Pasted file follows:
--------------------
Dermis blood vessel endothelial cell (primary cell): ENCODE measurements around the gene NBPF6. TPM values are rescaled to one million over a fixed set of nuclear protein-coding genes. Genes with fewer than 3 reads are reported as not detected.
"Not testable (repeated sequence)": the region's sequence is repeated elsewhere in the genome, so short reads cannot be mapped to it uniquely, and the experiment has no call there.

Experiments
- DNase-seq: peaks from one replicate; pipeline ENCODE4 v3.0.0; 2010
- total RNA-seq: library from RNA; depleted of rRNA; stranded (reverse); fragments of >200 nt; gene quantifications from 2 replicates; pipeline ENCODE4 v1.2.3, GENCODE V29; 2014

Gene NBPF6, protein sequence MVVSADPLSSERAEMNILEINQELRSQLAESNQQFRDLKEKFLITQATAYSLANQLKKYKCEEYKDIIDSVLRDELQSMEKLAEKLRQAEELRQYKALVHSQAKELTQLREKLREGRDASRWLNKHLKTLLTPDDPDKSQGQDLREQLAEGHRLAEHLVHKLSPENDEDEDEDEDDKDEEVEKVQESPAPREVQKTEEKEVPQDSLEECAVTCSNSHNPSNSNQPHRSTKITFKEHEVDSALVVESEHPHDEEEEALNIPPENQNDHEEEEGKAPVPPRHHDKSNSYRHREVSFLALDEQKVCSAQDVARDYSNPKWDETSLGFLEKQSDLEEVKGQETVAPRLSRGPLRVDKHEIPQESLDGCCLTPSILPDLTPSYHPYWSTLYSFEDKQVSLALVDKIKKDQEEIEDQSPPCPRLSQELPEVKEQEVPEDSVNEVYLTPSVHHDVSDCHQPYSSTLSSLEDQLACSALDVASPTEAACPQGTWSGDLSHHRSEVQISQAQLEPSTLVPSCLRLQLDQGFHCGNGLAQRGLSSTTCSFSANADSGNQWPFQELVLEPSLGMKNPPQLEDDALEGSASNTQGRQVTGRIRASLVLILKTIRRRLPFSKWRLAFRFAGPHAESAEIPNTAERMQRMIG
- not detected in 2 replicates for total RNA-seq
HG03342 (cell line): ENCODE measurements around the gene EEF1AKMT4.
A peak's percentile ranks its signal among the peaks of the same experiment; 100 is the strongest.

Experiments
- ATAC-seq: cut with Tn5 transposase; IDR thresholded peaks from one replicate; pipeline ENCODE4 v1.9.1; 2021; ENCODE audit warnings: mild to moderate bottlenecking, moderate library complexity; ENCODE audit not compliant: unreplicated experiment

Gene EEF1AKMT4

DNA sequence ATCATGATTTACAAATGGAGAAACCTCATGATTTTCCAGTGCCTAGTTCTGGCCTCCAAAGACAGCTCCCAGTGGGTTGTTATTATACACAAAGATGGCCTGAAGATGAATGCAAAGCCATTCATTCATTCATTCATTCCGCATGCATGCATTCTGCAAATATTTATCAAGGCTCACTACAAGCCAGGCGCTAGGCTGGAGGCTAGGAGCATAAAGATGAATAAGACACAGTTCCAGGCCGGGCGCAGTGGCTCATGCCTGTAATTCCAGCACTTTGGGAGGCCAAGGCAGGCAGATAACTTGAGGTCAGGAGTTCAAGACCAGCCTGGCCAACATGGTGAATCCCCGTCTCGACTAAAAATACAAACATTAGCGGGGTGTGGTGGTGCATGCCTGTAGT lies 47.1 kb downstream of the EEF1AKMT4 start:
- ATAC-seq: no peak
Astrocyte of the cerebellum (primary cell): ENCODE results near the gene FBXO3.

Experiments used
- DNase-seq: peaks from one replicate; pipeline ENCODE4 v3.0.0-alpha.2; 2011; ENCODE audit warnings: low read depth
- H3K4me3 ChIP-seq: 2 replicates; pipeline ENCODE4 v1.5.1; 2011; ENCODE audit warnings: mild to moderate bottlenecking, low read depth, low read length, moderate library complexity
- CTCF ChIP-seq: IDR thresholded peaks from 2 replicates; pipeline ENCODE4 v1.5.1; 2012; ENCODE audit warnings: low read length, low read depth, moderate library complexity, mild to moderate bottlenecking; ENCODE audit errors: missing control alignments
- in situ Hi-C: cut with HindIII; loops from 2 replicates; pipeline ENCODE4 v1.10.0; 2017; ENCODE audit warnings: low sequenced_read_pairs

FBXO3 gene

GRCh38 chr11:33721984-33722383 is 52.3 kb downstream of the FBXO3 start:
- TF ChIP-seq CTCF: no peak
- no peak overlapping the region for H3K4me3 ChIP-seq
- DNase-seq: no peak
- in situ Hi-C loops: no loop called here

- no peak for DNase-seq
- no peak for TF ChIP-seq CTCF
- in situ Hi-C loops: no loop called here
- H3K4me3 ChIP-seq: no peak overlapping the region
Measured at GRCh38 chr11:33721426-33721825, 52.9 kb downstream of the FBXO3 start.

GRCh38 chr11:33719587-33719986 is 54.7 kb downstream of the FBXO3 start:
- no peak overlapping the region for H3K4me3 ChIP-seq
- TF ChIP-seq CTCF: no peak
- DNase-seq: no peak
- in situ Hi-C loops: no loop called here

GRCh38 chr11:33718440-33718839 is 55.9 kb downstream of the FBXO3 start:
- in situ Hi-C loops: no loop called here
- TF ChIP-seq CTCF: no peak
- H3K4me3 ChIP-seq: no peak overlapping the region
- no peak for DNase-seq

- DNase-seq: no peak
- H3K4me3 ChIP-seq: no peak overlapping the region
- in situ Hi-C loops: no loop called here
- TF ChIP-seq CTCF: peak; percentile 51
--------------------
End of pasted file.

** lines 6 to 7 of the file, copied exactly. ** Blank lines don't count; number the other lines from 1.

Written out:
Gene NBPF6, protein sequence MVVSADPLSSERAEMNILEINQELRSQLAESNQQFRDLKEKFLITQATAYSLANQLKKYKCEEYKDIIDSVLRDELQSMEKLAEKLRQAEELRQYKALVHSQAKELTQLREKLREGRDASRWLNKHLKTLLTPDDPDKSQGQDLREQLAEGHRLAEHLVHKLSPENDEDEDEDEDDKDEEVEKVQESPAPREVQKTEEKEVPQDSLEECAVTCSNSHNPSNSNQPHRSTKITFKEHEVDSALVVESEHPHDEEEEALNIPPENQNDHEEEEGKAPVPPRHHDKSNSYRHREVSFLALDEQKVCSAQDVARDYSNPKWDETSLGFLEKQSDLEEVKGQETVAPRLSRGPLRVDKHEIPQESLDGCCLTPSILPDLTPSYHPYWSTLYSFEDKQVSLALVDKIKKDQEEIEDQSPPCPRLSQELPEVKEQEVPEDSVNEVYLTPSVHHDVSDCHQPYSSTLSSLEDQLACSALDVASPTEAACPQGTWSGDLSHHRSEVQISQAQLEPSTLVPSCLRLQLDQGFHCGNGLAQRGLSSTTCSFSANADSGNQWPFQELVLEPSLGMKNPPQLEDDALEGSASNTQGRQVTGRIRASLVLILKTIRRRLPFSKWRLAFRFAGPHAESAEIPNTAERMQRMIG
- not detected in 2 replicates for total RNA-seq